New in-dash Porsche ‘radio navigation’ unit solves a #firstworldproblem

Porsche's "navigation radio" tales worry out of being old

Porsche’s “navigation radio” tales worry out of being old.

Call it a first world problem. You own an older Porsche, old enough that it didn’t have the option of in-dash GPS navigation. And a Garmin suction cupped to the windshield is so gauche. What will you do? Whatever shall you do?

Porsche has the answer, a “radio navigation” unit that plugss into the standard DIN-1 radio slot of an older Porsche. It’s designed, says Porsche, with “style of yesteryear” while providing all the functionality of a modern GPS navigation system. Like the radio it replaces, is operated by means of two knobs that mimic the volume/tuning knobs of older radios, with six inconspicuous buttons flanking a touch-screen 3.5-inch display.

The Porsche navigation radio is the brainchild of Porsche Classic, a part of the company responsible for maintenance of vehicles generally produced more than ten years ago. It’s suitable for the sports car generations between the first 911 from the 1960s and the last of the 911 series with air cooling from the mid-1990s (993 series), including the earlier front-engine and mid-engine models.r

The Porsche nav radio fits discreetly in the dash.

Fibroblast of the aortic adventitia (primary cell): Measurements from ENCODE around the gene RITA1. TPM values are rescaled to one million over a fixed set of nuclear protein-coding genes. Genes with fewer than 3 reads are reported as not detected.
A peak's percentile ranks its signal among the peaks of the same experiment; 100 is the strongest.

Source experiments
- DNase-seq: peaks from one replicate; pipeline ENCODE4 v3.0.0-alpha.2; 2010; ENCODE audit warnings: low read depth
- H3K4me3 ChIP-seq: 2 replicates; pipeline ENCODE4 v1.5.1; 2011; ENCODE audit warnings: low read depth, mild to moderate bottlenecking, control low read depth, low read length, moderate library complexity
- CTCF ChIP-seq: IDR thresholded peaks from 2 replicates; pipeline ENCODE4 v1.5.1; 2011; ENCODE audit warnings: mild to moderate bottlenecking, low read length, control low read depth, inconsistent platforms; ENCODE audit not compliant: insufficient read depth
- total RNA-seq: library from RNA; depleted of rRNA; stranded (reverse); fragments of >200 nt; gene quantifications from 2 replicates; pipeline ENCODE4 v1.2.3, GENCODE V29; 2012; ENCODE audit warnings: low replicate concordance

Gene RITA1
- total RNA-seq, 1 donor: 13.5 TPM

The Porsche nav radio fits discreetly in the dash. (click to enlarge)

Although it’s designed for discrete installation so it doesn’t cheapen the look of the interior, the navigation radio includes interfaces for a variety of external music sources that can be controlled from the display, and a smartphone can be connected via Bluetooth. In addition, the classic radio not only has a built-in microphone but also comes with an external microphone.

A 4×45 watt amplifier is integrated into the radio, can be connected either directly to the loud-speakers or to the original sound system using an optional adapter cable.

In Germany, the Porsche navigation radio is available now for €1,184 including VAT, or almost $2,100 US today. It’s still undergoing tests in the U.S., however, and the price here has yet to be determined, nor has the date of availability in the States.

In the meantime, deal with your first world problem, and if you really want to be period authentic…get a map.